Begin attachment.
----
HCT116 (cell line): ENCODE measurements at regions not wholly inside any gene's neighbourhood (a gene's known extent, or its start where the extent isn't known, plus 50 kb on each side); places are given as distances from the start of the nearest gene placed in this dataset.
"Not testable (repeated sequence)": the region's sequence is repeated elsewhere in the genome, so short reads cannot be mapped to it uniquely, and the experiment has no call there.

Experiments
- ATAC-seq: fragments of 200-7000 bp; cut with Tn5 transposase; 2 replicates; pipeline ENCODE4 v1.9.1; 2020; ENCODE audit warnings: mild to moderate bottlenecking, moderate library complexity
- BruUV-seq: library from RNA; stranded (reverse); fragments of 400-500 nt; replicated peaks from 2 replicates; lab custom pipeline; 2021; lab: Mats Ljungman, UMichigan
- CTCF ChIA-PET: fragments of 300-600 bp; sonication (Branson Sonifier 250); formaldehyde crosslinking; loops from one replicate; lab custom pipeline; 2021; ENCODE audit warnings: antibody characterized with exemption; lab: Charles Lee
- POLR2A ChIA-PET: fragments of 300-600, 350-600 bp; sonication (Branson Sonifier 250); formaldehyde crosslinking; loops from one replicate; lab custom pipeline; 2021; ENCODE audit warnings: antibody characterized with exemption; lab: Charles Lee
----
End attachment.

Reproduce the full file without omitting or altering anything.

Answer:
HCT116 (cell line): ENCODE measurements at regions not wholly inside any gene's neighbourhood (a gene's known extent, or its start where the extent isn't known, plus 50 kb on each side); places are given as distances from the start of the nearest gene placed in this dataset.
"Not testable (repeated sequence)": the region's sequence is repeated elsewhere in the genome, so short reads cannot be mapped to it uniquely, and the experiment has no call there.

Experiments
- ATAC-seq: fragments of 200-7000 bp; cut with Tn5 transposase; 2 replicates; pipeline ENCODE4 v1.9.1; 2020; ENCODE audit warnings: mild to moderate bottlenecking, moderate library complexity
- BruUV-seq: library from RNA; stranded (reverse); fragments of 400-500 nt; replicated peaks from 2 replicates; lab custom pipeline; 2021; lab: Mats Ljungman, UMichigan
- CTCF ChIA-PET: fragments of 300-600 bp; sonication (Branson Sonifier 250); formaldehyde crosslinking; loops from one replicate; lab custom pipeline; 2021; ENCODE audit warnings: antibody characterized with exemption; lab: Charles Lee
- POLR2A ChIA-PET: fragments of 300-600, 350-600 bp; sonication (Branson Sonifier 250); formaldehyde crosslinking; loops from one replicate; lab custom pipeline; 2021; ENCODE audit warnings: antibody characterized with exemption; lab: Charles Lee